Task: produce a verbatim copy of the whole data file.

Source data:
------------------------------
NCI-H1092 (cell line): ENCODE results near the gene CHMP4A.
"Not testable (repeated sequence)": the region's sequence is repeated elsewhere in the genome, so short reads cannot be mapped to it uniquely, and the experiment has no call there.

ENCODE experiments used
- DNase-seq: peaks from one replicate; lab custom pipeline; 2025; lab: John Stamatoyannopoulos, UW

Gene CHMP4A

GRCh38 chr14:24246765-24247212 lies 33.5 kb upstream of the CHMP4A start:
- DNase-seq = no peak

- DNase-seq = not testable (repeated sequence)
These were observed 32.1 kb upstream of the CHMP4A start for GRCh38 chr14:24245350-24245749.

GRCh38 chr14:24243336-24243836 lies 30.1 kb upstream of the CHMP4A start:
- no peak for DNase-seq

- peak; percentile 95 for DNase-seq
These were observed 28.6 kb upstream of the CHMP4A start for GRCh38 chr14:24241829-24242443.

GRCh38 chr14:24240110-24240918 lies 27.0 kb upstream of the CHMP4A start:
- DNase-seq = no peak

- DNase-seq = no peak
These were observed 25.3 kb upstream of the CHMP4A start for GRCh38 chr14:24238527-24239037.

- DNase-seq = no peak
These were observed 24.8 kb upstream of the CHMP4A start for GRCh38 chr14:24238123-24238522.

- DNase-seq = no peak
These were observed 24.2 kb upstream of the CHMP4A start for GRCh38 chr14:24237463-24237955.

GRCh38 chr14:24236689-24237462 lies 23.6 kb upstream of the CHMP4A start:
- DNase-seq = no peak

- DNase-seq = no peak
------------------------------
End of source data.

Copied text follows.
NCI-H1092 (cell line): ENCODE results near the gene CHMP4A.
"Not testable (repeated sequence)": the region's sequence is repeated elsewhere in the genome, so short reads cannot be mapped to it uniquely, and the experiment has no call there.

ENCODE experiments used
- DNase-seq: peaks from one replicate; lab custom pipeline; 2025; lab: John Stamatoyannopoulos, UW

Gene CHMP4A

GRCh38 chr14:24246765-24247212 lies 33.5 kb upstream of the CHMP4A start:
- DNase-seq = no peak

- DNase-seq = not testable (repeated sequence)
These were observed 32.1 kb upstream of the CHMP4A start for GRCh38 chr14:24245350-24245749.

GRCh38 chr14:24243336-24243836 lies 30.1 kb upstream of the CHMP4A start:
- no peak for DNase-seq

- peak; percentile 95 for DNase-seq
These were observed 28.6 kb upstream of the CHMP4A start for GRCh38 chr14:24241829-24242443.

GRCh38 chr14:24240110-24240918 lies 27.0 kb upstream of the CHMP4A start:
- DNase-seq = no peak

- DNase-seq = no peak
These were observed 25.3 kb upstream of the CHMP4A start for GRCh38 chr14:24238527-24239037.

- DNase-seq = no peak
These were observed 24.8 kb upstream of the CHMP4A start for GRCh38 chr14:24238123-24238522.

- DNase-seq = no peak
These were observed 24.2 kb upstream of the CHMP4A start for GRCh38 chr14:24237463-24237955.

GRCh38 chr14:24236689-24237462 lies 23.6 kb upstream of the CHMP4A start:
- DNase-seq = no peak

- DNase-seq = no peak